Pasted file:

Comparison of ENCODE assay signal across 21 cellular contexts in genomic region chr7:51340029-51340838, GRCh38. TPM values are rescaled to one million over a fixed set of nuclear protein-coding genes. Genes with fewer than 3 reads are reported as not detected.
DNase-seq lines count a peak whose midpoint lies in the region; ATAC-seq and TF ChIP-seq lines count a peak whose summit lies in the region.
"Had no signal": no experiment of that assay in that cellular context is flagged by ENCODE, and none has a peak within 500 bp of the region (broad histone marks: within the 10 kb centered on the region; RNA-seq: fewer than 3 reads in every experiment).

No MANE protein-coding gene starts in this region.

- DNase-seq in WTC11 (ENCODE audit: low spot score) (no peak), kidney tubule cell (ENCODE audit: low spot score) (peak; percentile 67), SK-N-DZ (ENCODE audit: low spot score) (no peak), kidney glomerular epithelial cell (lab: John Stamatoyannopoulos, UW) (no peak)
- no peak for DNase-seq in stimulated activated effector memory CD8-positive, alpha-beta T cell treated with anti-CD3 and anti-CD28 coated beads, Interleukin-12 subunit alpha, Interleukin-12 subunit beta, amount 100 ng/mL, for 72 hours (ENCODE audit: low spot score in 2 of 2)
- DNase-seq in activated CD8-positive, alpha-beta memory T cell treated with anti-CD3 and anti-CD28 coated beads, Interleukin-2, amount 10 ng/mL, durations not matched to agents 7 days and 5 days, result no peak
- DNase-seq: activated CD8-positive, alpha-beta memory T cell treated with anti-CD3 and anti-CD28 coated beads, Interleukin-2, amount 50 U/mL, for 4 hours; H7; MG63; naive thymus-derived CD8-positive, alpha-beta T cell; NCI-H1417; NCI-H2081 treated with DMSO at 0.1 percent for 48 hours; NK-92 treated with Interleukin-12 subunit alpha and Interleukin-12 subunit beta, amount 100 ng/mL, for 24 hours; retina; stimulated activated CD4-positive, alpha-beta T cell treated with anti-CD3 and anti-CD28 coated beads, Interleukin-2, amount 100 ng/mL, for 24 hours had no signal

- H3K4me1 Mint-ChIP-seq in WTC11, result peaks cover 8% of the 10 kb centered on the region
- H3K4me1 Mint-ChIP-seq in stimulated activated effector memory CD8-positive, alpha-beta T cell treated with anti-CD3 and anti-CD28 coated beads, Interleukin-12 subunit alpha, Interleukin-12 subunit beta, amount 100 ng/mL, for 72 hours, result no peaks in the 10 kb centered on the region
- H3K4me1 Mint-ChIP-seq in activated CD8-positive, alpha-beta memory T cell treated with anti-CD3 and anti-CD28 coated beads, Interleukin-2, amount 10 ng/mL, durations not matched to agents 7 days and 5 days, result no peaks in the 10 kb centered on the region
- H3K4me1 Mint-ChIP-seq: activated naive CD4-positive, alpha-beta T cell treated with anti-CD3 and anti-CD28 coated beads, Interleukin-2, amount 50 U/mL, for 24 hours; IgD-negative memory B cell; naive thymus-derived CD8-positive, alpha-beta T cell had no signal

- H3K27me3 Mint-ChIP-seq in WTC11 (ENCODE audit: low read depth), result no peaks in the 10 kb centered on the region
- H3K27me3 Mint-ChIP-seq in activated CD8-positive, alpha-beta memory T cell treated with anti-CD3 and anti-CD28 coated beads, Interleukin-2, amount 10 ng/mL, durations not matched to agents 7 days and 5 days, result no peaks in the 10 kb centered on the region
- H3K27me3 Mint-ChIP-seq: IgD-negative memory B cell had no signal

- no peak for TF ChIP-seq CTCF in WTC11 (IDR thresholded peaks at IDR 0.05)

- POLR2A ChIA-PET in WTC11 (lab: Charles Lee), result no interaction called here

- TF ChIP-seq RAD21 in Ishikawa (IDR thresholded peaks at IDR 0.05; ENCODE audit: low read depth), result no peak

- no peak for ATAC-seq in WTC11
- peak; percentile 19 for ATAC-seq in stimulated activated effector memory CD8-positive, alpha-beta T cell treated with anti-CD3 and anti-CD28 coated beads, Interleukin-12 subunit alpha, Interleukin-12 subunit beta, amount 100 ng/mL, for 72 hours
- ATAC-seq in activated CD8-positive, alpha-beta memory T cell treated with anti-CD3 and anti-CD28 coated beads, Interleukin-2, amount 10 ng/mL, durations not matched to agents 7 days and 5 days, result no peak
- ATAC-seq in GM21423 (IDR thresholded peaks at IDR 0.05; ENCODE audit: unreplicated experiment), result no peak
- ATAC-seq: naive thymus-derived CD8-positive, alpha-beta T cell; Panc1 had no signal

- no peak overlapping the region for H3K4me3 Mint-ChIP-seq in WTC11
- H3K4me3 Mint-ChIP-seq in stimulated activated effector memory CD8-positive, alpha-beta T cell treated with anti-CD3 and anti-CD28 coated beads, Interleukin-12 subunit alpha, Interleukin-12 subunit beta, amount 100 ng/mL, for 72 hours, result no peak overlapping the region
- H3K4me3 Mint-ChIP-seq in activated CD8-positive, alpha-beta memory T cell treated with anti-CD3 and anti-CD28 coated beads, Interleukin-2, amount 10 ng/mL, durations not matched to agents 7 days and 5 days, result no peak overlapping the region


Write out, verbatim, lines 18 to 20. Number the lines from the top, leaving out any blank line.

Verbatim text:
- TF ChIP-seq RAD21 in Ishikawa (IDR thresholded peaks at IDR 0.05; ENCODE audit: low read depth), result no peak

- no peak for ATAC-seq in WTC11
- peak; percentile 19 for ATAC-seq in stimulated activated effector memory CD8-positive, alpha-beta T cell treated with anti-CD3 and anti-CD28 coated beads, Interleukin-12 subunit alpha, Interleukin-12 subunit beta, amount 100 ng/mL, for 72 hours